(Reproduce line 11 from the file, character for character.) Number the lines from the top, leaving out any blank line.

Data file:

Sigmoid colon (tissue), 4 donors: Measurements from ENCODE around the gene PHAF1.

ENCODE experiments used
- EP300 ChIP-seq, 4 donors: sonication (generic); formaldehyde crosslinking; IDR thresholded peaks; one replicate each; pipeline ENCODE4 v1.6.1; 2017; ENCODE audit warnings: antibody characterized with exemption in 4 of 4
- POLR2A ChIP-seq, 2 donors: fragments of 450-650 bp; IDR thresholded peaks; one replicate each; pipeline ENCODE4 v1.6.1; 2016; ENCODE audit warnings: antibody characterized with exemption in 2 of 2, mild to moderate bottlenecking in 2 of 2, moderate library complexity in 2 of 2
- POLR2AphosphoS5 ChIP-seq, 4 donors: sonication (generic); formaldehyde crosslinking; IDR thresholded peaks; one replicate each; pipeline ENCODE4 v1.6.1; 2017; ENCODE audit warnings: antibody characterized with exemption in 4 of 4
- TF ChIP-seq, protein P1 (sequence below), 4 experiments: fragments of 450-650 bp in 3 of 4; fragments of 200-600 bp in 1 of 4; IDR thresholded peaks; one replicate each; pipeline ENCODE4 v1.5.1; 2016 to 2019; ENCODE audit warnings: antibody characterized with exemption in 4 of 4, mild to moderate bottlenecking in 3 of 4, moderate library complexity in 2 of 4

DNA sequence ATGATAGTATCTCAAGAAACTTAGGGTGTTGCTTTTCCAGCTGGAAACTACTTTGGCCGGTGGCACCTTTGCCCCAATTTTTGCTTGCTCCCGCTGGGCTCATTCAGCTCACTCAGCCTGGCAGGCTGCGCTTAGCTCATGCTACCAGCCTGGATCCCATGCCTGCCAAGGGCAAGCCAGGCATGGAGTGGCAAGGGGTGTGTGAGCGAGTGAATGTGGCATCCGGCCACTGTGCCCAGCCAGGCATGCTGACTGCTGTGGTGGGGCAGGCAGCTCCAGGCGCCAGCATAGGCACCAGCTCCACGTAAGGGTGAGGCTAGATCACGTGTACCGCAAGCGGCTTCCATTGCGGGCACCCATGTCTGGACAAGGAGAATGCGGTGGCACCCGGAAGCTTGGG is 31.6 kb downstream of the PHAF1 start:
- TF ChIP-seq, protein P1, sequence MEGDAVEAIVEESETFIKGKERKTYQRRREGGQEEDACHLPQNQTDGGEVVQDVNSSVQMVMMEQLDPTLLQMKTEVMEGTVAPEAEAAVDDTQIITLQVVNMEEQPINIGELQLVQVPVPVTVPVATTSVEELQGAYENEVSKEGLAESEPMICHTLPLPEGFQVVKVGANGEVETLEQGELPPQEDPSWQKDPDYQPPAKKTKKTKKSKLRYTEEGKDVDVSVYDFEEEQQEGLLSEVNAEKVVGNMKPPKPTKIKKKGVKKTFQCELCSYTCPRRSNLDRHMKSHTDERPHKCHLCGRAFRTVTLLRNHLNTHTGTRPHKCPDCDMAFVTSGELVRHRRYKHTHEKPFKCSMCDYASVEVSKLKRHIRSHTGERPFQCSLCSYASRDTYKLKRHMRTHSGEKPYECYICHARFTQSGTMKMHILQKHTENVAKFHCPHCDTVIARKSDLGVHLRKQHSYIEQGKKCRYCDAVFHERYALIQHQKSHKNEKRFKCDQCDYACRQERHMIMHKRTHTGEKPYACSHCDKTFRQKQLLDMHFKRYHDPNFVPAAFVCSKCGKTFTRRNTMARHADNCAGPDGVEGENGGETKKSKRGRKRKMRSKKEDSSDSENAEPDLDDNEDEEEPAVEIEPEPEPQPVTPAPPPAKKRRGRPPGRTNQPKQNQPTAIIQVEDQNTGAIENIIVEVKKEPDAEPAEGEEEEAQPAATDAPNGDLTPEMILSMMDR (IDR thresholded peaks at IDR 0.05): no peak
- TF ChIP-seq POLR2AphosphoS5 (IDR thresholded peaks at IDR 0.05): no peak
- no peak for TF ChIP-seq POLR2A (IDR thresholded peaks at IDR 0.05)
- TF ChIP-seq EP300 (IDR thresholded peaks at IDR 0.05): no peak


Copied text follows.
- TF ChIP-seq EP300 (IDR thresholded peaks at IDR 0.05): no peak